As far as bureaucratic errors go, this was a relatively minor one. It wasn’t a botched rollout of the president’s signature domestic policy. It wasn’t even as embarrassing as when, say, Washington, D.C., laid brand new streetcar tracks on a bridge a few years before that bridge was scheduled for replacement. But in its own small way, the New York City Department of Housing Preservation and Development had a “How did they manage to screw that one up?” moment late last month. It misread its own map.
Astoria Cove, one of New York’s largest real-estate projects, will be a mixed-use waterfront complex in Queens with about 1,700 new units. Housing policies enacted by Mayor Bill de Blasio and the New York City Council require the project’s developers to make a certain number of those units affordable. Specifically, city planners told developers that in this middle-class part of Queens, affordable apartments would have to be set aside for families making no more than 80 percent of the area median income (AMI).
Actually, just kidding. Late in October, planners took another look at the city’s zoning map and realized they made an error. Astoria Cove’s affordable apartments will actually have to target families making a maximum of 60 percent of AMI. With this new criterion taken into account, the project got final City Council approval just before Thanksgiving, and the developer has pledged to make 27 percent of the units affordable — the first time in years that the city took on the real estate industry and won.
For New Yorkers who have spent decades trying to navigate the city’s housing market, it’s a small comfort to know that not even city planners can make sense of the city’s web of zoning policies. But this is nothing compared with the comfort that landlords feel, safe in the knowledge that they’ve used zoning to game the system. The tax breaks, rent-control laws and building restrictions that make up zoning codes in many major cities require lawyers to decipher. And whether by design or in effect, a housing regime that is intelligible only to highly trained professionals is one that spells endless power for owners and endless misery for tenants. Zoning codes must be simplified — quickly, radically and without mercy.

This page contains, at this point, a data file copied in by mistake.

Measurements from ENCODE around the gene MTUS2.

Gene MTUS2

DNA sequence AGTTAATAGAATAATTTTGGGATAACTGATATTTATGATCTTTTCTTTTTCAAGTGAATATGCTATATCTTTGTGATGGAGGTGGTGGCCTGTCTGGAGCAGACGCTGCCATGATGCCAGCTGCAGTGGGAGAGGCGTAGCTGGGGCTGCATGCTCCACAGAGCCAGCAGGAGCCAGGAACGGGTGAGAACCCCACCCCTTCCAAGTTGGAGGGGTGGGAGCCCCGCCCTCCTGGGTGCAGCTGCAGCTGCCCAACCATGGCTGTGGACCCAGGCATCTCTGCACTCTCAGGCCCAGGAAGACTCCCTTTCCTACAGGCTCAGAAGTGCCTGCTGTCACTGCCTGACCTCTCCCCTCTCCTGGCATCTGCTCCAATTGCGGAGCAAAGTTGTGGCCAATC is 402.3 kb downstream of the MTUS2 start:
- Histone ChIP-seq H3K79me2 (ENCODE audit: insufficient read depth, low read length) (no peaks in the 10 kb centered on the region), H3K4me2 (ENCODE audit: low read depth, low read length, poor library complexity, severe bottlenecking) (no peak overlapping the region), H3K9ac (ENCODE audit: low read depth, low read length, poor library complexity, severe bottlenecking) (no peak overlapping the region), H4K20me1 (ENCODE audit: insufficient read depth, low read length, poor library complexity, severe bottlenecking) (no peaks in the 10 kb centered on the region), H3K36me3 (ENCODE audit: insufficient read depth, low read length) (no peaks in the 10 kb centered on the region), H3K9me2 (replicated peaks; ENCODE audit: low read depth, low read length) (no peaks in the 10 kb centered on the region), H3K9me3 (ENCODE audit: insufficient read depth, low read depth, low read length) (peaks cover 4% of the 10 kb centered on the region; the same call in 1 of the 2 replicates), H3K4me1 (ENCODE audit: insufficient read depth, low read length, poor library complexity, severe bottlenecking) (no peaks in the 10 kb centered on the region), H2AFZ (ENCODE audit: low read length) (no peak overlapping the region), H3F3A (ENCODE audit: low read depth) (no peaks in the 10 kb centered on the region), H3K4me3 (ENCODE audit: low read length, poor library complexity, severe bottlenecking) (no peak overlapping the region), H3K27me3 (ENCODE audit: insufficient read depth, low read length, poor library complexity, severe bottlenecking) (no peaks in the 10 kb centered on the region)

Even the Astoria Cove example is more complicated than it seems. The City Planning Department’s map mishap involves an arcane provision known as 421-a, which exempts developers from a number of property taxes for 25 years. As Crain’s New York notes, “In some parts of the city, developers can get this break with no strings attached. In other parts, where building residential is more lucrative, developers have to dedicate 20 percent of their apartments to households making below 60 percent of the area median income.”
Astoria falls into the latter category. The 421-a provision is extremely popular, and there is little doubt that Alma Realty is going to apply for it. But technically it’s an afterthought to de Blasio’s basic affordability requirements, not a part of them. Extra layers of complication like this usually end up working in landlords’ favor. To take advantage of the city’s coveted J-51 tax break, for instance, developers must agree to keep their apartments in the city’s rent stabilization program. But this hasn’t stopped many from claiming exemptions while driving rent-regulated tenants out of their homes. In 2009 tenants in the Stuyvesant Town complex sued their landlords for doing precisely this. The case was so unusual largely because the tenants won.
This is to say nothing of other infamous tactics — harassing rent-regulated tenants until they move, illegally barging into occupied apartments to make never-ending “repairs” and so on. Many landlords reap another windfall because some affordable-housing programs, including 421-a and New York state’s Mitchell-Lama program, are designed to sunset after 25 or 30 years. Landlords are then able to increase the rents to their liking. And the city’s chronic shortage of affordable housing means landlords have all the incentive to assume tenants will end up so exasperated by the minutiae of zoning laws that they’ll simply give up. In other words, landlords evict first and ask questions later.